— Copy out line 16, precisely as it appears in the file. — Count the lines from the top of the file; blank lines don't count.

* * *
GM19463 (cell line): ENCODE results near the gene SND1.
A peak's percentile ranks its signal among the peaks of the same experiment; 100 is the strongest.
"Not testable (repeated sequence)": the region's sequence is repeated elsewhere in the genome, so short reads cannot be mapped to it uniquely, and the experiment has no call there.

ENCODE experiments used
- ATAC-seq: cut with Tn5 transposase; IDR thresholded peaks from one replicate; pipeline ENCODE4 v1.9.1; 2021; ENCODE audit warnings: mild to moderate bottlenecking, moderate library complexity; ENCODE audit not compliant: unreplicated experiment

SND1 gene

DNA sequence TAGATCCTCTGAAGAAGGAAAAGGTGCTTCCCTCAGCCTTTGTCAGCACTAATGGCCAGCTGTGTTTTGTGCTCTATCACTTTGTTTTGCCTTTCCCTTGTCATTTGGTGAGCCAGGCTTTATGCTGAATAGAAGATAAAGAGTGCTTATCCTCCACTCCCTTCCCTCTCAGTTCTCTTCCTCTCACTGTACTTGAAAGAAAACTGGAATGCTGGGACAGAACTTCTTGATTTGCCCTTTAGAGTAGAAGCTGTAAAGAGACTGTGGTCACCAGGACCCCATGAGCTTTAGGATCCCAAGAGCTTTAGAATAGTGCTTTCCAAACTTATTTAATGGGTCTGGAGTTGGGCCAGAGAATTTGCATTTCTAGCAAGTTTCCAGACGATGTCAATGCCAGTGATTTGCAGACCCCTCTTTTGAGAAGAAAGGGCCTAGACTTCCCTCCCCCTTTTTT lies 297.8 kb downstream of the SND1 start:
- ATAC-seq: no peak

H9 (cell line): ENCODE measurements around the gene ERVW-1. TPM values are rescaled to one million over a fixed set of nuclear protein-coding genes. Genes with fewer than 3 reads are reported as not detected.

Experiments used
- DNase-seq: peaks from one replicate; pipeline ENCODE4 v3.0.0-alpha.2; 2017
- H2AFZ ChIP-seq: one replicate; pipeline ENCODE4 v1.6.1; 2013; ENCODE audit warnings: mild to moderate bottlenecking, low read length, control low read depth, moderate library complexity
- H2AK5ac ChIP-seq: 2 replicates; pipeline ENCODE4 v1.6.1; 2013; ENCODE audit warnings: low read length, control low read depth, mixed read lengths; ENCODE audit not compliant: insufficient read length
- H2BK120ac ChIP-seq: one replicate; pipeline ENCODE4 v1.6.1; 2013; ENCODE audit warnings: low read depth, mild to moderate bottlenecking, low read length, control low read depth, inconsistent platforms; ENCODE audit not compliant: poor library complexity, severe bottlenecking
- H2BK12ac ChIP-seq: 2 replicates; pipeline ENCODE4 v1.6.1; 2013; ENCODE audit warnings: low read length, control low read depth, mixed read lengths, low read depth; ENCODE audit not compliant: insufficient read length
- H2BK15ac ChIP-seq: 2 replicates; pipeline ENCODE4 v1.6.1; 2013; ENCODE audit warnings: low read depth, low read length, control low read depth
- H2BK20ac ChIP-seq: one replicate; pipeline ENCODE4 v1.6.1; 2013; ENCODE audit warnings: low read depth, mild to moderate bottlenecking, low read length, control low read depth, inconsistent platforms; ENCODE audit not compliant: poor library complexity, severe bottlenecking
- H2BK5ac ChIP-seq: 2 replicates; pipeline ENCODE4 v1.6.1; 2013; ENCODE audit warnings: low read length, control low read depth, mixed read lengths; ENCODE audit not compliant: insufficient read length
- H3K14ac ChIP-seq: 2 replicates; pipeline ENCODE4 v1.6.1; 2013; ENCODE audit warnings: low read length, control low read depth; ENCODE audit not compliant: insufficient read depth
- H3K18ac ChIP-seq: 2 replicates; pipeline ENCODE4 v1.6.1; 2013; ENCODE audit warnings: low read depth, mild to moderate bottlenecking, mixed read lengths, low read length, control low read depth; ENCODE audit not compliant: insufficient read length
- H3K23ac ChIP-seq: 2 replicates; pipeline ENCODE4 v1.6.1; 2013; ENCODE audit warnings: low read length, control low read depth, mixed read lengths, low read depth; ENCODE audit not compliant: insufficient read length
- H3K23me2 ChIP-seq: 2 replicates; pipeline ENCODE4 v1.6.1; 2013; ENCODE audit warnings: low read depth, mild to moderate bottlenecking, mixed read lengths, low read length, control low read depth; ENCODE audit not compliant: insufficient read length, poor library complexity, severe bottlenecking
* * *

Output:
- H2BK15ac ChIP-seq: 2 replicates; pipeline ENCODE4 v1.6.1; 2013; ENCODE audit warnings: low read depth, low read length, control low read depth